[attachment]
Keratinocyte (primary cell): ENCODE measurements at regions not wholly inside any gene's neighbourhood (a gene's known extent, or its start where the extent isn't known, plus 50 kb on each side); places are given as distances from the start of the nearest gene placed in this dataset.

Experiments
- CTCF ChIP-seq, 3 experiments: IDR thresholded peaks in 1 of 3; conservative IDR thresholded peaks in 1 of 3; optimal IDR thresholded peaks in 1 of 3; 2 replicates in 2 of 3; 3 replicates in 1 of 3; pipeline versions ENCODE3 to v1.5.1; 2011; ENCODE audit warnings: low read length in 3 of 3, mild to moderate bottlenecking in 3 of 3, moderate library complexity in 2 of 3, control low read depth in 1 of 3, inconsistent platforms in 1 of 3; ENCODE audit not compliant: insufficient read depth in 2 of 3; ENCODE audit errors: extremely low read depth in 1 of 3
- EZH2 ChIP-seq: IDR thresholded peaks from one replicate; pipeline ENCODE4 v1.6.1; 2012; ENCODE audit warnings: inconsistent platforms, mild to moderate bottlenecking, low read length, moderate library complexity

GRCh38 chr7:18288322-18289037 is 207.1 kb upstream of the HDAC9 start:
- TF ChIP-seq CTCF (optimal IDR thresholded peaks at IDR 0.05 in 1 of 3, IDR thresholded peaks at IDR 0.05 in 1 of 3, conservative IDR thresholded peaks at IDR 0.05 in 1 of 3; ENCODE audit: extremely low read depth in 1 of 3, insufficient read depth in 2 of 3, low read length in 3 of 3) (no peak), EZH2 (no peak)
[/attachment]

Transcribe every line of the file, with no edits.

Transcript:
Keratinocyte (primary cell): ENCODE measurements at regions not wholly inside any gene's neighbourhood (a gene's known extent, or its start where the extent isn't known, plus 50 kb on each side); places are given as distances from the start of the nearest gene placed in this dataset.

Experiments
- CTCF ChIP-seq, 3 experiments: IDR thresholded peaks in 1 of 3; conservative IDR thresholded peaks in 1 of 3; optimal IDR thresholded peaks in 1 of 3; 2 replicates in 2 of 3; 3 replicates in 1 of 3; pipeline versions ENCODE3 to v1.5.1; 2011; ENCODE audit warnings: low read length in 3 of 3, mild to moderate bottlenecking in 3 of 3, moderate library complexity in 2 of 3, control low read depth in 1 of 3, inconsistent platforms in 1 of 3; ENCODE audit not compliant: insufficient read depth in 2 of 3; ENCODE audit errors: extremely low read depth in 1 of 3
- EZH2 ChIP-seq: IDR thresholded peaks from one replicate; pipeline ENCODE4 v1.6.1; 2012; ENCODE audit warnings: inconsistent platforms, mild to moderate bottlenecking, low read length, moderate library complexity

GRCh38 chr7:18288322-18289037 is 207.1 kb upstream of the HDAC9 start:
- TF ChIP-seq CTCF (optimal IDR thresholded peaks at IDR 0.05 in 1 of 3, IDR thresholded peaks at IDR 0.05 in 1 of 3, conservative IDR thresholded peaks at IDR 0.05 in 1 of 3; ENCODE audit: extremely low read depth in 1 of 3, insufficient read depth in 2 of 3, low read length in 3 of 3) (no peak), EZH2 (no peak)